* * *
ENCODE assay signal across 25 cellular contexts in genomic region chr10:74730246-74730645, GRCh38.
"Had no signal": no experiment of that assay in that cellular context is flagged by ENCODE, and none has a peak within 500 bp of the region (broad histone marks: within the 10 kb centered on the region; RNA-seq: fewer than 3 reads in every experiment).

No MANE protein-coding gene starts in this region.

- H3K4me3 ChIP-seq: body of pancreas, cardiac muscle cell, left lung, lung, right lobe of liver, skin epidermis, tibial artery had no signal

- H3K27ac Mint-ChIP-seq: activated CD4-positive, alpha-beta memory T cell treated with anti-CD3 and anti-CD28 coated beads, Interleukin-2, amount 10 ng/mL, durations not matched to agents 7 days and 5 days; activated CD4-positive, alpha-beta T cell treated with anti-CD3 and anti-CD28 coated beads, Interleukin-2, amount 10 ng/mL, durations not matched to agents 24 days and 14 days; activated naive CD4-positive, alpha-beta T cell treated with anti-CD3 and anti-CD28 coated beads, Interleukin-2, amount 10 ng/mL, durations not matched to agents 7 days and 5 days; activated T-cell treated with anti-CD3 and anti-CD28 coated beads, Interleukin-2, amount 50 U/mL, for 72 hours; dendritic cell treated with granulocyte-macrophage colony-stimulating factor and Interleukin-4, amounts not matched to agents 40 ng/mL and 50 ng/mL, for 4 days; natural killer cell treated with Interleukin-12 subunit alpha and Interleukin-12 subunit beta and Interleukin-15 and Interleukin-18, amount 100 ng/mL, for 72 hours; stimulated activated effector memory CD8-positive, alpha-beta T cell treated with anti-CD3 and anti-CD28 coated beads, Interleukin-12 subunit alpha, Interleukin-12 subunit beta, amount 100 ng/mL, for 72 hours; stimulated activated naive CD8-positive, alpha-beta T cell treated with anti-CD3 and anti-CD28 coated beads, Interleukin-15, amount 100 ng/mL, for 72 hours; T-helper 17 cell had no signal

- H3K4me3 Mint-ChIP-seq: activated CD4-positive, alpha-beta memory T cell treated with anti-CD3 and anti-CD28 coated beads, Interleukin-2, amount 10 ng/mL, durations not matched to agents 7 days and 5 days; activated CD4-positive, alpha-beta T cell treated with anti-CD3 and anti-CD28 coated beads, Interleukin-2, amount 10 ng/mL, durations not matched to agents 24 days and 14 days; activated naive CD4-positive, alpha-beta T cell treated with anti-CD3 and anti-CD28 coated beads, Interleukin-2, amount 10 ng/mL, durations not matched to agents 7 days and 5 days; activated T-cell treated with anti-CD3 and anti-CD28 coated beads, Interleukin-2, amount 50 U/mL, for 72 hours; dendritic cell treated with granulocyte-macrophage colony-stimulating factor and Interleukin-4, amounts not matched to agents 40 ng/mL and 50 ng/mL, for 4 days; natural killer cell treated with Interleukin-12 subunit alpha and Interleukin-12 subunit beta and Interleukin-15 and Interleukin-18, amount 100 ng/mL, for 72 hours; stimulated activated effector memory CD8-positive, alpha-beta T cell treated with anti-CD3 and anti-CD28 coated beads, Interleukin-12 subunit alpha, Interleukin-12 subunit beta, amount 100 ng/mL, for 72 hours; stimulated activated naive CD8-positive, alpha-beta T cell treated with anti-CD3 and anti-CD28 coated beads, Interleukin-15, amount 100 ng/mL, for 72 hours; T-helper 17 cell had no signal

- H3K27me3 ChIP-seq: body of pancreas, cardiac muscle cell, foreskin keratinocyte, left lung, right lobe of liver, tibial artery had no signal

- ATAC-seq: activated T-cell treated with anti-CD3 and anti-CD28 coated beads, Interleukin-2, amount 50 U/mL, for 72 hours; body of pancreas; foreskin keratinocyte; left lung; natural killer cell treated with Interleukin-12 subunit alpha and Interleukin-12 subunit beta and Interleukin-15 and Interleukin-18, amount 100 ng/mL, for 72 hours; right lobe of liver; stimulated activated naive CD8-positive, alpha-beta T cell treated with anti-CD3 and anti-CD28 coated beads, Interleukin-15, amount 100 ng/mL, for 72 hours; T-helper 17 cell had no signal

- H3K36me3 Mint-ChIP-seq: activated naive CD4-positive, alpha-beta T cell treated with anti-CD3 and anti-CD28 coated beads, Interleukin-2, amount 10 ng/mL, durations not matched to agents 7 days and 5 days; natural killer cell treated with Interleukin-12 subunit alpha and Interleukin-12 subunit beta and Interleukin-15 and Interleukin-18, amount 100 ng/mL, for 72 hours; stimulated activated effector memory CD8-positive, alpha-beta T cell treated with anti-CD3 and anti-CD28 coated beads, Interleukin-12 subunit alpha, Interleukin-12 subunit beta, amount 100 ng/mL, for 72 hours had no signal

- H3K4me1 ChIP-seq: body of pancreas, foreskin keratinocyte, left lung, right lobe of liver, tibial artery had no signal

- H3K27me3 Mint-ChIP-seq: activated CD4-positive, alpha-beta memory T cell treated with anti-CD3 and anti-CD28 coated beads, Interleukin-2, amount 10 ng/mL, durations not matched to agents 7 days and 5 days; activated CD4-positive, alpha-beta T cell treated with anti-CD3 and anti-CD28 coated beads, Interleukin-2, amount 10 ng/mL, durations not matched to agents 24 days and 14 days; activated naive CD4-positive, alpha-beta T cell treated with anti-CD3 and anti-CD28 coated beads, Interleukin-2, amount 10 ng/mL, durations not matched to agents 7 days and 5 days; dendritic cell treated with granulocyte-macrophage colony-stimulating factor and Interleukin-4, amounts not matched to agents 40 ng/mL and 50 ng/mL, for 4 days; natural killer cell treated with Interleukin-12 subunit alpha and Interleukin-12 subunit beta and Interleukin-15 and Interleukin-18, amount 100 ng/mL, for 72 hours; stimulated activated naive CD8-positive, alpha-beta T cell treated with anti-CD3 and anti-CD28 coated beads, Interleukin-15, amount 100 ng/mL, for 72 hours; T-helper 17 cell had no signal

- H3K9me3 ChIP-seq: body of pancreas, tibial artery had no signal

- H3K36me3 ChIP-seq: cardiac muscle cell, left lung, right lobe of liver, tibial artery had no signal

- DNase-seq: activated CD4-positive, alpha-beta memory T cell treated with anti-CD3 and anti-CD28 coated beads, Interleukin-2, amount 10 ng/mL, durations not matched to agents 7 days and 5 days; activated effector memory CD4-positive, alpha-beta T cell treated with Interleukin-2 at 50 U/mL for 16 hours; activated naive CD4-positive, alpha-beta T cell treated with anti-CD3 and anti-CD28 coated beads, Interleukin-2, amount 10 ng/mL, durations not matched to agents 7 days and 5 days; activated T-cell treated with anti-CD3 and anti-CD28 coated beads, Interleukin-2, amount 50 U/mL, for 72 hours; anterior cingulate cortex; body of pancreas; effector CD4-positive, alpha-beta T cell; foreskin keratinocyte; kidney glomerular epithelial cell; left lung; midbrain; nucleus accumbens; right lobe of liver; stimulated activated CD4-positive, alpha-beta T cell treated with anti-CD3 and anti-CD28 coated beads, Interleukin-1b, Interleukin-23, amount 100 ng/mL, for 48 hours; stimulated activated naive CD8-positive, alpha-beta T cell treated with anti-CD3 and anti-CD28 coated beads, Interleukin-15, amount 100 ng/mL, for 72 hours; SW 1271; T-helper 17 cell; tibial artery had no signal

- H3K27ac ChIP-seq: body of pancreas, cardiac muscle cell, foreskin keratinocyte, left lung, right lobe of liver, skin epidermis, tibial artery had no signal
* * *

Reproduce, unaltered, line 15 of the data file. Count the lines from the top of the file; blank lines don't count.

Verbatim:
- H3K27ac ChIP-seq: body of pancreas, cardiac muscle cell, foreskin keratinocyte, left lung, right lobe of liver, skin epidermis, tibial artery had no signal